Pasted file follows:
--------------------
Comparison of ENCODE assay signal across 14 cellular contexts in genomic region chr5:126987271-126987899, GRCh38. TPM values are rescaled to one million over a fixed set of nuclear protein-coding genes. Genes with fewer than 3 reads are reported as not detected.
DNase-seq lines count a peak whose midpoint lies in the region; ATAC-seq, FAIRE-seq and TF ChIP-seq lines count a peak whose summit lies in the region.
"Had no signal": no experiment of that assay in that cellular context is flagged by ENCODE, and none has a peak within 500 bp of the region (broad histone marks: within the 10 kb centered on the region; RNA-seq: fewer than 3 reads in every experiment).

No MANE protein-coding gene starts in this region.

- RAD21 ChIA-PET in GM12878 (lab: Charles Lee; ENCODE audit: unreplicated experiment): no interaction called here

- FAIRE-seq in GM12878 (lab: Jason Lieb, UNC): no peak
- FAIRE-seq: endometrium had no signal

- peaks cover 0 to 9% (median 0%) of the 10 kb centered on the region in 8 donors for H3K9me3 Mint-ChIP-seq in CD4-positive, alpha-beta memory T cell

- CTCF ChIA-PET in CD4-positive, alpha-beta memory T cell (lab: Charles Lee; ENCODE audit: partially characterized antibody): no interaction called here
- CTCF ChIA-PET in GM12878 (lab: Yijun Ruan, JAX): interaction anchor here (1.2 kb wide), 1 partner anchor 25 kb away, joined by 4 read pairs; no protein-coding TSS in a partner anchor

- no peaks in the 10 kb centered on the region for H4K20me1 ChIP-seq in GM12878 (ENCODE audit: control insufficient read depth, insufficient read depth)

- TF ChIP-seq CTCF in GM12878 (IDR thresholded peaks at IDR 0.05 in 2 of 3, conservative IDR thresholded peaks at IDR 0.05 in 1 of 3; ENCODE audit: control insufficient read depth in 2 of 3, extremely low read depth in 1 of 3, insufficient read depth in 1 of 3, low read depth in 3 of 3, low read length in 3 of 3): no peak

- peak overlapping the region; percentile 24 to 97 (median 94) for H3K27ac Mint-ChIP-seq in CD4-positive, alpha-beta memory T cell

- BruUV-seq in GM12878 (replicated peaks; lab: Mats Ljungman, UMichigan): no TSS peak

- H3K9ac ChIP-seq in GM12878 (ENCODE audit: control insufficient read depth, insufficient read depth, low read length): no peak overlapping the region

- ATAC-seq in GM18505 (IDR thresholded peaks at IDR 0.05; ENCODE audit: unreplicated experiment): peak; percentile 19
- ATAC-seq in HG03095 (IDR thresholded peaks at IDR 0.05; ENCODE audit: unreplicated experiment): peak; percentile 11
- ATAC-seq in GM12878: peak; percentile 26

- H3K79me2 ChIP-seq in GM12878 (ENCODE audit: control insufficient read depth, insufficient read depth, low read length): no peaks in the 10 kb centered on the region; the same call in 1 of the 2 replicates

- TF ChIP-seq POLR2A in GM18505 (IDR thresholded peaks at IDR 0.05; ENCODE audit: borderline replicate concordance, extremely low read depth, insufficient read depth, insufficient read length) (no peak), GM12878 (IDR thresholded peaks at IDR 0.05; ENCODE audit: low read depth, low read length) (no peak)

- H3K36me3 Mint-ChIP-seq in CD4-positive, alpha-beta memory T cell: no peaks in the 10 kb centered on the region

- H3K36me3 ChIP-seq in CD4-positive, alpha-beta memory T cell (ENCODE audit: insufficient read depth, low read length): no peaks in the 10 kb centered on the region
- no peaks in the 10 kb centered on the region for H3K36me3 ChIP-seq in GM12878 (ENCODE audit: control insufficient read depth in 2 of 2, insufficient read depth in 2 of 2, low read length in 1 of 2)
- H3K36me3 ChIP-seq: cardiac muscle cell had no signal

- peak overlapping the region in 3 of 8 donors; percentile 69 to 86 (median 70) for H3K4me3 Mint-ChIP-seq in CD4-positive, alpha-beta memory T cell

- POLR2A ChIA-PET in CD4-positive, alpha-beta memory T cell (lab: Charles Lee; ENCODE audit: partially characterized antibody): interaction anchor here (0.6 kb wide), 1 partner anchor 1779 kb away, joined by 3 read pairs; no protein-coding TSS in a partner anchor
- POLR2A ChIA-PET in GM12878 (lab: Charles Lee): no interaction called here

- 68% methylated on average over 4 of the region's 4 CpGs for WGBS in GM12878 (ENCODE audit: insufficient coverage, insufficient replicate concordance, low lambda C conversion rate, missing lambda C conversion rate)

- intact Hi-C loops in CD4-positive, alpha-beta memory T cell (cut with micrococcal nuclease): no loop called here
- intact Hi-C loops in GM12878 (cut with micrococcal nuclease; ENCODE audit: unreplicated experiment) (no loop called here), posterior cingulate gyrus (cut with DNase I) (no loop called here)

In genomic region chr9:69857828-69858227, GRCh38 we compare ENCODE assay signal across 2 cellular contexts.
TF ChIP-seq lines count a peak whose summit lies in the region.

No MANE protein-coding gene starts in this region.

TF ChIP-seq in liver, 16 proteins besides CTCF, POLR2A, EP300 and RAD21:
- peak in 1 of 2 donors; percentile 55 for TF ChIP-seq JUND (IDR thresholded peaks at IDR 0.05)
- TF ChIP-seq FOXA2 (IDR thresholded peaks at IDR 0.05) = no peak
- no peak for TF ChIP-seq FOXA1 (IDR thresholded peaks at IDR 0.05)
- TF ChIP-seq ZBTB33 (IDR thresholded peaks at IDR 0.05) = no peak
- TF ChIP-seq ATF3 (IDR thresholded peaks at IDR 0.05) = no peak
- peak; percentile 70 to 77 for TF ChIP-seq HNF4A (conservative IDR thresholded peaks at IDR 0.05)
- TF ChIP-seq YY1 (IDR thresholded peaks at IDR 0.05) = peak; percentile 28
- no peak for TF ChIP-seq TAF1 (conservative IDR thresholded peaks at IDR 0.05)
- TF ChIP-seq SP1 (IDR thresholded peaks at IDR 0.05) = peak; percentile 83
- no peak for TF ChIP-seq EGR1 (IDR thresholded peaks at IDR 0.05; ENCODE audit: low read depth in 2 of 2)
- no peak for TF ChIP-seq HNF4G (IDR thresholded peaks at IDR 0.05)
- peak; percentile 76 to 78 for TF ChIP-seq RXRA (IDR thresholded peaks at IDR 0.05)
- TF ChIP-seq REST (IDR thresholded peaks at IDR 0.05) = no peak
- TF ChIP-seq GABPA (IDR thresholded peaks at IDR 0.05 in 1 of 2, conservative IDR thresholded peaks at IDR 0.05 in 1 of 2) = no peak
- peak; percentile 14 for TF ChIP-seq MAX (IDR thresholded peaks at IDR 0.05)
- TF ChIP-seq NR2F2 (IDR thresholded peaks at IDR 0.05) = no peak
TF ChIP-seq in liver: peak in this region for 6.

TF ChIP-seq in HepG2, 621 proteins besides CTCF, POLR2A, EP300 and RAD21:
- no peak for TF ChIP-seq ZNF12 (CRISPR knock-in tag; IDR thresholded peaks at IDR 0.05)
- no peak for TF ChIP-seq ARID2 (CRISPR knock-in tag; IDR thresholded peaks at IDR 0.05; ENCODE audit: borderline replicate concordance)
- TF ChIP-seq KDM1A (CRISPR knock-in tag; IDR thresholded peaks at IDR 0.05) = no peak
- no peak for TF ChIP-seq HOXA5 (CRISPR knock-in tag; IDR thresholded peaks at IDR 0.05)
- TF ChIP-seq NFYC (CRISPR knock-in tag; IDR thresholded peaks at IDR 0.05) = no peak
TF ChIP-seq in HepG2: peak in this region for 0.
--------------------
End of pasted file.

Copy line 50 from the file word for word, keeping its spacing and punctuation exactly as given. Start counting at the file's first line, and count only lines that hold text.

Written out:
- TF ChIP-seq NR2F2 (IDR thresholded peaks at IDR 0.05) = no peak